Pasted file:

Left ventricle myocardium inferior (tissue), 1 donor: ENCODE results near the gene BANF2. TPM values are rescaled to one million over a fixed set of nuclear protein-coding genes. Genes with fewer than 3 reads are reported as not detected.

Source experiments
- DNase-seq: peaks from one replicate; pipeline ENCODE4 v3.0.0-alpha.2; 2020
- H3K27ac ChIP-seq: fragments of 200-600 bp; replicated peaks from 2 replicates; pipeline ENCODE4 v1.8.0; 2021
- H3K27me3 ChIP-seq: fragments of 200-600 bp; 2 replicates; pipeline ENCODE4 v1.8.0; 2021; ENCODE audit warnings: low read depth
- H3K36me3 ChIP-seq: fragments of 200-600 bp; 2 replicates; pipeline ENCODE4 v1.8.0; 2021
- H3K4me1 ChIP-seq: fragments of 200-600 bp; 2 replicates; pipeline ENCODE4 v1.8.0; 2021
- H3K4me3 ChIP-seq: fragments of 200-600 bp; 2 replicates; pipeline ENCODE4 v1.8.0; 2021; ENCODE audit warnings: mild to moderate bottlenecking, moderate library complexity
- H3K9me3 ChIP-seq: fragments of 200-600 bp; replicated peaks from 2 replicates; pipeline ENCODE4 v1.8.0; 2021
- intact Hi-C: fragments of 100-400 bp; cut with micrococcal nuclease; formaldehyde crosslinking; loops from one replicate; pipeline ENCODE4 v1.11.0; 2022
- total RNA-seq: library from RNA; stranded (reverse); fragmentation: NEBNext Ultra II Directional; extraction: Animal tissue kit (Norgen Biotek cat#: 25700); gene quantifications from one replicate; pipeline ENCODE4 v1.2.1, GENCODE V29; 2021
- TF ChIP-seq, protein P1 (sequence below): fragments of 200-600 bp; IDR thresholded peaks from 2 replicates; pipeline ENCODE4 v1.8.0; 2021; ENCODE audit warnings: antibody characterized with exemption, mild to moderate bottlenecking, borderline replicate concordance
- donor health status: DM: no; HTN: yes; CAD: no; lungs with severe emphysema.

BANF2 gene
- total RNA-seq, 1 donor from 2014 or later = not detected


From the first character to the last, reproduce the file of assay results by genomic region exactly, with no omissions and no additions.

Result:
Left ventricle myocardium inferior (tissue), 1 donor: ENCODE results near the gene BANF2. TPM values are rescaled to one million over a fixed set of nuclear protein-coding genes. Genes with fewer than 3 reads are reported as not detected.

Source experiments
- DNase-seq: peaks from one replicate; pipeline ENCODE4 v3.0.0-alpha.2; 2020
- H3K27ac ChIP-seq: fragments of 200-600 bp; replicated peaks from 2 replicates; pipeline ENCODE4 v1.8.0; 2021
- H3K27me3 ChIP-seq: fragments of 200-600 bp; 2 replicates; pipeline ENCODE4 v1.8.0; 2021; ENCODE audit warnings: low read depth
- H3K36me3 ChIP-seq: fragments of 200-600 bp; 2 replicates; pipeline ENCODE4 v1.8.0; 2021
- H3K4me1 ChIP-seq: fragments of 200-600 bp; 2 replicates; pipeline ENCODE4 v1.8.0; 2021
- H3K4me3 ChIP-seq: fragments of 200-600 bp; 2 replicates; pipeline ENCODE4 v1.8.0; 2021; ENCODE audit warnings: mild to moderate bottlenecking, moderate library complexity
- H3K9me3 ChIP-seq: fragments of 200-600 bp; replicated peaks from 2 replicates; pipeline ENCODE4 v1.8.0; 2021
- intact Hi-C: fragments of 100-400 bp; cut with micrococcal nuclease; formaldehyde crosslinking; loops from one replicate; pipeline ENCODE4 v1.11.0; 2022
- total RNA-seq: library from RNA; stranded (reverse); fragmentation: NEBNext Ultra II Directional; extraction: Animal tissue kit (Norgen Biotek cat#: 25700); gene quantifications from one replicate; pipeline ENCODE4 v1.2.1, GENCODE V29; 2021
- TF ChIP-seq, protein P1 (sequence below): fragments of 200-600 bp; IDR thresholded peaks from 2 replicates; pipeline ENCODE4 v1.8.0; 2021; ENCODE audit warnings: antibody characterized with exemption, mild to moderate bottlenecking, borderline replicate concordance
- donor health status: DM: no; HTN: yes; CAD: no; lungs with severe emphysema.

BANF2 gene
- total RNA-seq, 1 donor from 2014 or later = not detected